Step 13: Use It
There's no switch. I'd rather not force Stage Management to go around to every light just before a performance, so these are designed to run all weekend off a pair of batteries. Before the first show of the next weekend, pop in a fresh pair.
Attach them to the front lip of the stage with double-stick tape. Or put a strip of gaff over them, which will also black out the exposed batteries. For wing or escape stair use, attach to whatever is convenient.
With the 40-degree beam spread of the LED in the parts list, it will be easily visible from the back of the stage. It is also directional enough to be less visible from the audience.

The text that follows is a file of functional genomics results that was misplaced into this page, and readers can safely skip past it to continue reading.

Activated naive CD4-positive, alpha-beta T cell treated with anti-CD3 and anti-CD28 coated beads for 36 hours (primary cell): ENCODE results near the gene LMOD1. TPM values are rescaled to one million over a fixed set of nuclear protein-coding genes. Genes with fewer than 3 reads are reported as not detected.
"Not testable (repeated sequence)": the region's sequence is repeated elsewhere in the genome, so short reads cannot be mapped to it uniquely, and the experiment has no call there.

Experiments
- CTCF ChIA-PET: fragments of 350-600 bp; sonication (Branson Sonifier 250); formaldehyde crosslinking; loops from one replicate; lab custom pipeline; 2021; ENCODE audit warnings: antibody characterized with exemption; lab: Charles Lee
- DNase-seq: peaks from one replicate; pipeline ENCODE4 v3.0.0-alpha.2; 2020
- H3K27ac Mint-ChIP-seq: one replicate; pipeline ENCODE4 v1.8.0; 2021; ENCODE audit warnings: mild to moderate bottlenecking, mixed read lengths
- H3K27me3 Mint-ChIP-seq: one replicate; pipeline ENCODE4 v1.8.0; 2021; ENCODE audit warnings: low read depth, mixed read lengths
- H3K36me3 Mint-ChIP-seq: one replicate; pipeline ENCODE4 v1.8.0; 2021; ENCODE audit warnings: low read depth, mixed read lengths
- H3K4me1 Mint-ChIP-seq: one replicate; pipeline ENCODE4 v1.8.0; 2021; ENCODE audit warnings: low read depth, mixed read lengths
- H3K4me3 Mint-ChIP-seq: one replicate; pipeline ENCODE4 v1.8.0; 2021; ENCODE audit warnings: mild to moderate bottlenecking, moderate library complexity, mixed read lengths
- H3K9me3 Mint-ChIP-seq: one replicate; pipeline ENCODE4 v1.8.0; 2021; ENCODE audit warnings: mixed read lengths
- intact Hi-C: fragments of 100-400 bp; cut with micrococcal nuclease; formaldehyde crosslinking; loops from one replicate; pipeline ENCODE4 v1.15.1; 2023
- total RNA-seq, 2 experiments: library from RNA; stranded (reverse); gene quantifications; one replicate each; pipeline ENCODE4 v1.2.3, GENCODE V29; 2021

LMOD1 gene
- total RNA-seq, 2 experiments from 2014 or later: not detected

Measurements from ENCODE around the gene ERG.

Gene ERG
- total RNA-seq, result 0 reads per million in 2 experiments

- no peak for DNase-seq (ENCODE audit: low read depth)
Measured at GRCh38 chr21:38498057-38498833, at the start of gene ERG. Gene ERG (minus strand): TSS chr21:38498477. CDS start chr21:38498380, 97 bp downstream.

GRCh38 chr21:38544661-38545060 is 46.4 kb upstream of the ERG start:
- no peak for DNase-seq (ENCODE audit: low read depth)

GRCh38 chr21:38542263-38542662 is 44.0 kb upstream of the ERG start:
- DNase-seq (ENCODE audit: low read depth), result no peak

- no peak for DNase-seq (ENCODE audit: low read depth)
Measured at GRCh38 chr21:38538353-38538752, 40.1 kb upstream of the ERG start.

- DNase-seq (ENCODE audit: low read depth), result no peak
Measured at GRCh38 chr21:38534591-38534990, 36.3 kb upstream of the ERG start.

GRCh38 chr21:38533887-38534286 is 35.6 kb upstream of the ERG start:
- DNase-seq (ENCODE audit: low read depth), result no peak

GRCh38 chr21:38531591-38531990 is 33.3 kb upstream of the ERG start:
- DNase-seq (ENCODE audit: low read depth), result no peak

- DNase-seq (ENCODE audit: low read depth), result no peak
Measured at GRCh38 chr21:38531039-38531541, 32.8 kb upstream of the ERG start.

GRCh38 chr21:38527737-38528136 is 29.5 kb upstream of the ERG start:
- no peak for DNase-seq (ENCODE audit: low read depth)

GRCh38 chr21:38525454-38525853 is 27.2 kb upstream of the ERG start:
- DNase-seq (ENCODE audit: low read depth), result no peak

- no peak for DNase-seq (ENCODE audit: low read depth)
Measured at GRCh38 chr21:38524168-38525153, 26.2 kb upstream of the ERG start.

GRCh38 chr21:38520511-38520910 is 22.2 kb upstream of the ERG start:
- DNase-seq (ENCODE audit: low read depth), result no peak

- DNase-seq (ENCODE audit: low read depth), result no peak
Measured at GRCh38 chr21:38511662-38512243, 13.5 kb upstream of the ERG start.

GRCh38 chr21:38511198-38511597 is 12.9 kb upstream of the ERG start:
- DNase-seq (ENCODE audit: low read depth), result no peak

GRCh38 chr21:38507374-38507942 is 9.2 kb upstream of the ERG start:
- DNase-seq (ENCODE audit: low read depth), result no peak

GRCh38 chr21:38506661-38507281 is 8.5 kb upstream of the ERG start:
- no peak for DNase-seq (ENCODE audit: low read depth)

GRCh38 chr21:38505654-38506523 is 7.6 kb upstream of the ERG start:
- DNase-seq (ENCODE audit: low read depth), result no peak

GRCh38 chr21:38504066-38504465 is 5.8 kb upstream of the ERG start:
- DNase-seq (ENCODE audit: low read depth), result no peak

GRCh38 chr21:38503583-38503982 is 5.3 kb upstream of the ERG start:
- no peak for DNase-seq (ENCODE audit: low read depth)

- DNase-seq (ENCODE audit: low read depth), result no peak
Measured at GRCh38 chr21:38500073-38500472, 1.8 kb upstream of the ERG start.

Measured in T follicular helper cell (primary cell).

Step 14: BOM
If you are making ten or more of these things, the savings from ordering in bulk come in. Here's the parts list for Digikey:
The ohmage here is chosen to run at 16ma; slightly brighter, but anything over 70% capacity shortens LED life and waste battery life for little appreciable increase in brightness. The thermal load means 1/8W is fine, but 1/4W is a little easier to handle when wiring up the thing.
Digikey also has a good variety of the same LEDs in amber and green, as well as in flashing options;
With this parts list, the unit cost is $1.735 for ten and above, and shrinks to barely over a buck each at 100 units.